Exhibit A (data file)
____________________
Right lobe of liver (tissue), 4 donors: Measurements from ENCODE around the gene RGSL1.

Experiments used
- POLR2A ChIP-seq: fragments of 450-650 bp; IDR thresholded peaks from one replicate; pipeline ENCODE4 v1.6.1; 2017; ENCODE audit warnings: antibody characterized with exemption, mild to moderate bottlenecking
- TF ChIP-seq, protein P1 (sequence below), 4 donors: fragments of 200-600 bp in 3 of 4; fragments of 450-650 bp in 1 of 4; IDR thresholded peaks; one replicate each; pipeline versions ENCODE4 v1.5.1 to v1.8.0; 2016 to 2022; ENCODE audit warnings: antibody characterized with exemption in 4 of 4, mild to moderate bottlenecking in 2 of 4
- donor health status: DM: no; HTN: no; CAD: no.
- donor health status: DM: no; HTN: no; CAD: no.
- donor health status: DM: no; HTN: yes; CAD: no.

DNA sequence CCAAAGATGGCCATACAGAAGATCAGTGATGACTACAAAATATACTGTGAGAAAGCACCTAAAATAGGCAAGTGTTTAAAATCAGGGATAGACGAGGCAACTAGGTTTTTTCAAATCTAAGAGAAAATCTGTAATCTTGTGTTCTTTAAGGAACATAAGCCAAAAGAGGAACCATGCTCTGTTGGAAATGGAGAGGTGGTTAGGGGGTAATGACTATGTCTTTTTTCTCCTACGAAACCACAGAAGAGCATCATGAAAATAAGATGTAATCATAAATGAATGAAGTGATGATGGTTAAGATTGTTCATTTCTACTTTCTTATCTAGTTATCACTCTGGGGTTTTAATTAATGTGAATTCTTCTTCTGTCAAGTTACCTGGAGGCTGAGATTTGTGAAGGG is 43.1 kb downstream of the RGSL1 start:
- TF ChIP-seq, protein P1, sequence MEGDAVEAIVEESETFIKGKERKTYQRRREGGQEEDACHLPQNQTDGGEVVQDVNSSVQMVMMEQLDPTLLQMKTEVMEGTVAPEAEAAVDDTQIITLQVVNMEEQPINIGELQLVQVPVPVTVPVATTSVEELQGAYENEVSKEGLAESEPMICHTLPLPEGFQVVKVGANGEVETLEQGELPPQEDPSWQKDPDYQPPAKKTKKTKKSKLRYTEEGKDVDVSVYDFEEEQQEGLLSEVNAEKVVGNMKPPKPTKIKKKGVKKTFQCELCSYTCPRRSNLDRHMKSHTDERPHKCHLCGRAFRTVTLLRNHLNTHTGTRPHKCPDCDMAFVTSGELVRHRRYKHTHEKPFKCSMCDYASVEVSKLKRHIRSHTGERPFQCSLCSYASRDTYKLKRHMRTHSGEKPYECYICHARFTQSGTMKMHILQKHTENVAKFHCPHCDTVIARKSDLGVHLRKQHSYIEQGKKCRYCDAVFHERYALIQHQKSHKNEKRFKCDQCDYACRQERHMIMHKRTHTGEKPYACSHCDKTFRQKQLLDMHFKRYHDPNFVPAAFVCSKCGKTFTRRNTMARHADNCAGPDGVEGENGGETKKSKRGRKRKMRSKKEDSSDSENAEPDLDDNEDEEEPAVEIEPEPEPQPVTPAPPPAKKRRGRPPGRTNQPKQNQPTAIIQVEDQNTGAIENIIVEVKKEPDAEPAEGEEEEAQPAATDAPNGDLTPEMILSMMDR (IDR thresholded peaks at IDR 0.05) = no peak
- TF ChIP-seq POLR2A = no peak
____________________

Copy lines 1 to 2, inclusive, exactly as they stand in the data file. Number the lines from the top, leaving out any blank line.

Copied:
Right lobe of liver (tissue), 4 donors: Measurements from ENCODE around the gene RGSL1.

Experiments used